In the Heights appears in an aspect ratio of approximately 2.39:1 on this 4K UHD Disc. A true 4K product, this Dolby Vision presentation dazzled.
Overall definition looked positive. Softness never became a problem, as the film appeared consistently well-defined.
No issues with moiré effects or jaggies materialized, and I witnessed no signs of edge haloes or source flaws.
Despite a mild slant toward amber/teal, the film often opted for other hues as well, and these added vivacity to the proceedings. The colors boasted strong range and impact, and HDR added power to the tones.
Blacks seemed dark and dense, while low-light shots offered good smoothness and clarity. HDR gave whites and contrast extra energy. Ultimately, this turned into a simply stunning image.
In addition, the movie’s Dolby Atmos soundtrack suited the material. Downconverted to Dolby TrueHD 7.1, music dominated the proceedings, and the many songs used the various channels in an involving manner.
Effects had less to do, as they focused mainly on ambience. Given the emphasis on music, that was fine, and the sides/surrounds provided enough material to succeed.
Audio quality also pleased. Again, music became the most dominant aspect of the mix, and the songs/score boasted fine range and impact.
Speech came across as natural and concise, whereas effects seemed accurate and realistic. Nothing here dazzled, but the track worked for the movie.
How did the 4K UHD compare to the In the Heights? Audio remained identical, as both came with the same Dolby Atmos soundtrack.
On the other hand, the 4K’s Dolby Vision presentation made an attractive image even better, with superior colors, definition, and visual range. Shot with 7K cameras and finished 4K, this became a reference quality picture that stands among the small handful of the best UHDs on the market.
As we shift to extras, only one feature shows up on the 4K disc itself. Musical Numbers offers direct access to the film’s 17 tunes, and it also allows the viewer to watch them consecutively via “Play All”.
The remaining extras appear on the included Blu-ray copy, and the main attraction comes from Paciencia y Fe, a six-part documentary that spans a total of 43 minutes, 59 seconds.
It presents notes from composer/creator Lin-Manuel Miranda, writer Quiara Alegría Hudes, director Jon M. Chu, director of photography Alice Brooks, choreographer Christopher Scott, associate choreographers Dana Wilson, Ebony Williams, Eddie Torres Jr., Princess Serrano and Emilio Dosal, executive music producer Alex Lacamoire, music supervisor Steven Gizicki, and actors Stephanie Beatriz, Jimmy Smits, Corey Hawkins, Olga Merediz, Daphne Rubin-Vega, Gregory Diaz IV, Anthony Ramos, Dascha Polanco, Melissa Barrera, and Leslie Grace.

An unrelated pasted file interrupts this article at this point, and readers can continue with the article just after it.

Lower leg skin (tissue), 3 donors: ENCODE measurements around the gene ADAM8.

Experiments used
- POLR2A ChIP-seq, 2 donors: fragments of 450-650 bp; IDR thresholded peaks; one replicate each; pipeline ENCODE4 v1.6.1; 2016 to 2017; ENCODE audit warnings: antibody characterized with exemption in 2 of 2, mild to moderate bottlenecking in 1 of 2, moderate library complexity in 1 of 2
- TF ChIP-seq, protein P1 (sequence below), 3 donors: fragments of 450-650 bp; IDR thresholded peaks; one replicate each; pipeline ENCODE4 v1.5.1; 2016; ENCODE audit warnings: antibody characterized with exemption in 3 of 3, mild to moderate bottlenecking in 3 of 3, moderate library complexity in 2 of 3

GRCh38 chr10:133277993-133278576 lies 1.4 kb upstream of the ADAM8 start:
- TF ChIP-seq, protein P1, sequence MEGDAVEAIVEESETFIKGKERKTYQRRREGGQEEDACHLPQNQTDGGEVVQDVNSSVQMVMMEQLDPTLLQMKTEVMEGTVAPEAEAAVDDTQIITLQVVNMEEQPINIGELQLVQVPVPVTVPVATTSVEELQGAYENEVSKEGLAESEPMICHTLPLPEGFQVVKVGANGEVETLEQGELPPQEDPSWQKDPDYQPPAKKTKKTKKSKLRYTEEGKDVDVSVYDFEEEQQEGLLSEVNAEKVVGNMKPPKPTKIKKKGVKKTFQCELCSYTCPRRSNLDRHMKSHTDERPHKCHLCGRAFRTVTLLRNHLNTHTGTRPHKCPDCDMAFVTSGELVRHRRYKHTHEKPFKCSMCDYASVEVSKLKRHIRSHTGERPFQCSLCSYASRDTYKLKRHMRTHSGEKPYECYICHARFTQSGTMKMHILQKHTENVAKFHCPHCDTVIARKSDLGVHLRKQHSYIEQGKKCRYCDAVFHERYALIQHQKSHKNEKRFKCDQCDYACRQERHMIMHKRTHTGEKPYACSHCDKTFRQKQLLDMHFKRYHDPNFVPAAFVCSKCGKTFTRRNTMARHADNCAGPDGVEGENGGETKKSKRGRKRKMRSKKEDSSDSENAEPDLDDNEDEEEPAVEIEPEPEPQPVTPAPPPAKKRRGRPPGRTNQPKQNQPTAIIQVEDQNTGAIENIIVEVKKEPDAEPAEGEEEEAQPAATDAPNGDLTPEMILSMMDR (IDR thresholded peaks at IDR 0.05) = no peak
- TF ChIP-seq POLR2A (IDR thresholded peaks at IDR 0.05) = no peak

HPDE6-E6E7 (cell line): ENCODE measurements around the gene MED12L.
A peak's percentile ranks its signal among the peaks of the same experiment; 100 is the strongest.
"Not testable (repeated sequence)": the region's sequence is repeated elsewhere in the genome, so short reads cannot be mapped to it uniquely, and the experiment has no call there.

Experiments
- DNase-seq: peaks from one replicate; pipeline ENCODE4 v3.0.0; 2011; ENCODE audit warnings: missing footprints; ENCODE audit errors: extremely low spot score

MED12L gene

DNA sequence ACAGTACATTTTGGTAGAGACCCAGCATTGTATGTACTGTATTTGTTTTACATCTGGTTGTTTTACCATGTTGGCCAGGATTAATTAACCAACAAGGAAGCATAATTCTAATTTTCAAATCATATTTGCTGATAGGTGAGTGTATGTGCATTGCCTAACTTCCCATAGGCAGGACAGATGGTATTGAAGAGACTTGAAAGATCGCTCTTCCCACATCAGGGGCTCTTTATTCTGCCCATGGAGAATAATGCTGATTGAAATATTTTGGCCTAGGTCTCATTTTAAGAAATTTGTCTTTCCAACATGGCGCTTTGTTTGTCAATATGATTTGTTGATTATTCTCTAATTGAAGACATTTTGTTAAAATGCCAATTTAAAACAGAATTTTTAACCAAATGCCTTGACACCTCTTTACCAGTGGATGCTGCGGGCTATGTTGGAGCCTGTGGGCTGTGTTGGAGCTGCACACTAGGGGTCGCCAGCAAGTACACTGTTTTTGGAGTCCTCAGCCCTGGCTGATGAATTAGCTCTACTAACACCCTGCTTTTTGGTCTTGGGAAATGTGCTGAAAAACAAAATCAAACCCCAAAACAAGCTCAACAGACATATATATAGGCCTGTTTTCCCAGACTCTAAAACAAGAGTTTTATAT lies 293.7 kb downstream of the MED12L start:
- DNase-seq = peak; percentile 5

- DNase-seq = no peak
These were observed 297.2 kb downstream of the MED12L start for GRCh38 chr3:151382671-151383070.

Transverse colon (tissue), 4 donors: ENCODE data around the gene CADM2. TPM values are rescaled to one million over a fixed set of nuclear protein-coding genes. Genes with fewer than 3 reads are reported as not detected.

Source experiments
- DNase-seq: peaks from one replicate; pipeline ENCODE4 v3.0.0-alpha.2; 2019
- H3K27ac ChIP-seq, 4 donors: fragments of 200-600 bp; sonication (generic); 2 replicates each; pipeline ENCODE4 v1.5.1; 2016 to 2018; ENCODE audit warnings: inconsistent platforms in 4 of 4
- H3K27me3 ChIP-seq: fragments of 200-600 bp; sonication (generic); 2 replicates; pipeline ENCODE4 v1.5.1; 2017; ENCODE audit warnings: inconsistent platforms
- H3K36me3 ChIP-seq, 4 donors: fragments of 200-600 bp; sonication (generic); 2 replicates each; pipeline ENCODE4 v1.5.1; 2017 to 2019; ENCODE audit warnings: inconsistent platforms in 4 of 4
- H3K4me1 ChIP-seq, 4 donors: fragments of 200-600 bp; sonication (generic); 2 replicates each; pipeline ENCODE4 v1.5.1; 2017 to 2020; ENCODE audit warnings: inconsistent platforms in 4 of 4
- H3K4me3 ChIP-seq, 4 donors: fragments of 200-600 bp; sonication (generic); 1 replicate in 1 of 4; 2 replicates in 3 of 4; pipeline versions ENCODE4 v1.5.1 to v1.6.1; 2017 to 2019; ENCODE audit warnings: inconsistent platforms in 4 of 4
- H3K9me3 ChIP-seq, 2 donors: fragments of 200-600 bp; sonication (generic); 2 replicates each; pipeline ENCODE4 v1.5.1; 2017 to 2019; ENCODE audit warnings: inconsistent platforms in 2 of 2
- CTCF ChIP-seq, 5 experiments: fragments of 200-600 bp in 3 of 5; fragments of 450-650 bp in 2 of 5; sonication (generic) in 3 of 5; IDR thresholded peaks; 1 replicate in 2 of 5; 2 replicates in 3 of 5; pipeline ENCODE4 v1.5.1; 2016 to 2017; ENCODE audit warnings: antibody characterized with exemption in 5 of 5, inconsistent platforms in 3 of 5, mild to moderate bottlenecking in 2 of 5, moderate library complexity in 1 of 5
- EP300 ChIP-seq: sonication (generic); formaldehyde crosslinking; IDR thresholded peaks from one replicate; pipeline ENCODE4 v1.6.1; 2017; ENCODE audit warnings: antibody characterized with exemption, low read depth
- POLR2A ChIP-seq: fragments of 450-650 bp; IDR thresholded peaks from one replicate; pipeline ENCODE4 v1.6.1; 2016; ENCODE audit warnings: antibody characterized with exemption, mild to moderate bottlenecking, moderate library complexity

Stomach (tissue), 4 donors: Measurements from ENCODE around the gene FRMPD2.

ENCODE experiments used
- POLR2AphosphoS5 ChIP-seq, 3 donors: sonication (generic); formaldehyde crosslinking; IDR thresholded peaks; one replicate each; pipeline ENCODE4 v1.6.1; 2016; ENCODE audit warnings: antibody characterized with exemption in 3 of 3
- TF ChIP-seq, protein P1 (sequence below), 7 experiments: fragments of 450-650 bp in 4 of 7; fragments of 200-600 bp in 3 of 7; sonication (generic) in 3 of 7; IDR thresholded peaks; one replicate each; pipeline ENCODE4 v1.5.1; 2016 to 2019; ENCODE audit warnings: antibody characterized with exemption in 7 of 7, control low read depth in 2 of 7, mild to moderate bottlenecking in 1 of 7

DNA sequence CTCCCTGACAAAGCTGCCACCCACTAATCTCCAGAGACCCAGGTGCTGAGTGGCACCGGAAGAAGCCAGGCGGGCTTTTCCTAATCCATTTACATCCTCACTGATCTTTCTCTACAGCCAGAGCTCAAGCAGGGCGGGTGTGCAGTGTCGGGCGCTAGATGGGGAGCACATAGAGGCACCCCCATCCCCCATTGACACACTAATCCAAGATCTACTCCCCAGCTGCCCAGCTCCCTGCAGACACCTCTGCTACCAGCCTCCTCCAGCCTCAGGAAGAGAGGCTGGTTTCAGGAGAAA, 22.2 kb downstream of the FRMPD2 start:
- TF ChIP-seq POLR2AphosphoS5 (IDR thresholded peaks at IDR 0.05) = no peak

“Fe” looks at the project’s origins and move to the screen, the stage production’s adaptation and Chu’s approach, sets and locations, cast and performances, choreography, music, and related areas.
Though we get a decent overview of the production, “Fe” comes awfully heavy on happy talk, as we hear nearly relentless praise for the project and all involved. The documentary brings some good notes, but a lot of this material winds up buried beneath all the fluff.
Musical Numbers offers direct access to the film’s 17 tunes, and it also allows the viewer to watch them consecutively via “Play All”. Finally, we get Sing-Along versions of “In the Heights” and “96,000”. These just take the movie scenes and lay lyrics over the bottom of the screen.
For all the praise given to the musicals of Lin-Manual Miranda, I admit I don’t find much greatness from them, and In the Heights fails to change that view. While a competent and moderately engaging project, Heights lacks much real spark or impact. The 4K UHD boasts reference-quality visuals and very good audio as well as a documentary about the production. Miranda fans will likely enjoy Heights but I can’t claim it does much for me.
To rate this film visit the prior review of IN THE HEIGHTS